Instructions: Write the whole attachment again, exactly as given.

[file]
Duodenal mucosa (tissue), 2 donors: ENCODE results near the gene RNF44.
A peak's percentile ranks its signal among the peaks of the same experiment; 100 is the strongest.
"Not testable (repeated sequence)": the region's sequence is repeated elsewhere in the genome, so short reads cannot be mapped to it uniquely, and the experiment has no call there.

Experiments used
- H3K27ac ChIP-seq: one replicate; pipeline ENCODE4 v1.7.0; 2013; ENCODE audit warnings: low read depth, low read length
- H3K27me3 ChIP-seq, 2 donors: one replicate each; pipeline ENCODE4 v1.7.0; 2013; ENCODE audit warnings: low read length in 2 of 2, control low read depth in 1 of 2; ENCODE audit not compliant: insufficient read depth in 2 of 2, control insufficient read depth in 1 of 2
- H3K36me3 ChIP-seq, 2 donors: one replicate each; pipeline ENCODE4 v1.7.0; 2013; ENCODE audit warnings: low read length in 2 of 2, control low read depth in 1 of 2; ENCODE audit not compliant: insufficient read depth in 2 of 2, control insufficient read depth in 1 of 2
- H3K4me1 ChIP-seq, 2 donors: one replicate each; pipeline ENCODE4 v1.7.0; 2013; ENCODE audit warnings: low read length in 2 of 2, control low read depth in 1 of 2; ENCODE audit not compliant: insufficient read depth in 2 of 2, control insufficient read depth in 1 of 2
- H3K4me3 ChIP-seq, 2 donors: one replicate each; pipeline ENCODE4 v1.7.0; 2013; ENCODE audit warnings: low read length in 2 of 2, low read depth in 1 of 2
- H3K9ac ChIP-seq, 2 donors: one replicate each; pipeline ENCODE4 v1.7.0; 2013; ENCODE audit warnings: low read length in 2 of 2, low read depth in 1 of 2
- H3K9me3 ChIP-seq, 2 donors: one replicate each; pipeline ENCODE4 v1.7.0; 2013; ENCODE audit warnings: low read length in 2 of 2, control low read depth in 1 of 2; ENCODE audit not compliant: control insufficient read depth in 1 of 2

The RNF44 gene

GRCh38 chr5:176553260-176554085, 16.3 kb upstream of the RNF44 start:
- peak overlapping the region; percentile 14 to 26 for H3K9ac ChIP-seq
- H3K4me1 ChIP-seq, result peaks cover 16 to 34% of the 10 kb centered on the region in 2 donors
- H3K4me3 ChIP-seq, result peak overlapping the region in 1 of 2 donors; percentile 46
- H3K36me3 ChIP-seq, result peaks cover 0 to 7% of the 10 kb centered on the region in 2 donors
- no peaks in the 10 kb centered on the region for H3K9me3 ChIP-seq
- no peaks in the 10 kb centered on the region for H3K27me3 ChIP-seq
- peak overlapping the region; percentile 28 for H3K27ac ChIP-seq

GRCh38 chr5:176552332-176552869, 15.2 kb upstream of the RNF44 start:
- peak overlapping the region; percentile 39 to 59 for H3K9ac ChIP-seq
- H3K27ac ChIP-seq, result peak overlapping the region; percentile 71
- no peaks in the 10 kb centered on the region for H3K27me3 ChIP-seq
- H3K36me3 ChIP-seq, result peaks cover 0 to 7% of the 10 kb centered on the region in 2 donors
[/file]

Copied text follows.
Duodenal mucosa (tissue), 2 donors: ENCODE results near the gene RNF44.
A peak's percentile ranks its signal among the peaks of the same experiment; 100 is the strongest.
"Not testable (repeated sequence)": the region's sequence is repeated elsewhere in the genome, so short reads cannot be mapped to it uniquely, and the experiment has no call there.

Experiments used
- H3K27ac ChIP-seq: one replicate; pipeline ENCODE4 v1.7.0; 2013; ENCODE audit warnings: low read depth, low read length
- H3K27me3 ChIP-seq, 2 donors: one replicate each; pipeline ENCODE4 v1.7.0; 2013; ENCODE audit warnings: low read length in 2 of 2, control low read depth in 1 of 2; ENCODE audit not compliant: insufficient read depth in 2 of 2, control insufficient read depth in 1 of 2
- H3K36me3 ChIP-seq, 2 donors: one replicate each; pipeline ENCODE4 v1.7.0; 2013; ENCODE audit warnings: low read length in 2 of 2, control low read depth in 1 of 2; ENCODE audit not compliant: insufficient read depth in 2 of 2, control insufficient read depth in 1 of 2
- H3K4me1 ChIP-seq, 2 donors: one replicate each; pipeline ENCODE4 v1.7.0; 2013; ENCODE audit warnings: low read length in 2 of 2, control low read depth in 1 of 2; ENCODE audit not compliant: insufficient read depth in 2 of 2, control insufficient read depth in 1 of 2
- H3K4me3 ChIP-seq, 2 donors: one replicate each; pipeline ENCODE4 v1.7.0; 2013; ENCODE audit warnings: low read length in 2 of 2, low read depth in 1 of 2
- H3K9ac ChIP-seq, 2 donors: one replicate each; pipeline ENCODE4 v1.7.0; 2013; ENCODE audit warnings: low read length in 2 of 2, low read depth in 1 of 2
- H3K9me3 ChIP-seq, 2 donors: one replicate each; pipeline ENCODE4 v1.7.0; 2013; ENCODE audit warnings: low read length in 2 of 2, control low read depth in 1 of 2; ENCODE audit not compliant: control insufficient read depth in 1 of 2

The RNF44 gene

GRCh38 chr5:176553260-176554085, 16.3 kb upstream of the RNF44 start:
- peak overlapping the region; percentile 14 to 26 for H3K9ac ChIP-seq
- H3K4me1 ChIP-seq, result peaks cover 16 to 34% of the 10 kb centered on the region in 2 donors
- H3K4me3 ChIP-seq, result peak overlapping the region in 1 of 2 donors; percentile 46
- H3K36me3 ChIP-seq, result peaks cover 0 to 7% of the 10 kb centered on the region in 2 donors
- no peaks in the 10 kb centered on the region for H3K9me3 ChIP-seq
- no peaks in the 10 kb centered on the region for H3K27me3 ChIP-seq
- peak overlapping the region; percentile 28 for H3K27ac ChIP-seq

GRCh38 chr5:176552332-176552869, 15.2 kb upstream of the RNF44 start:
- peak overlapping the region; percentile 39 to 59 for H3K9ac ChIP-seq
- H3K27ac ChIP-seq, result peak overlapping the region; percentile 71
- no peaks in the 10 kb centered on the region for H3K27me3 ChIP-seq
- H3K36me3 ChIP-seq, result peaks cover 0 to 7% of the 10 kb centered on the region in 2 donors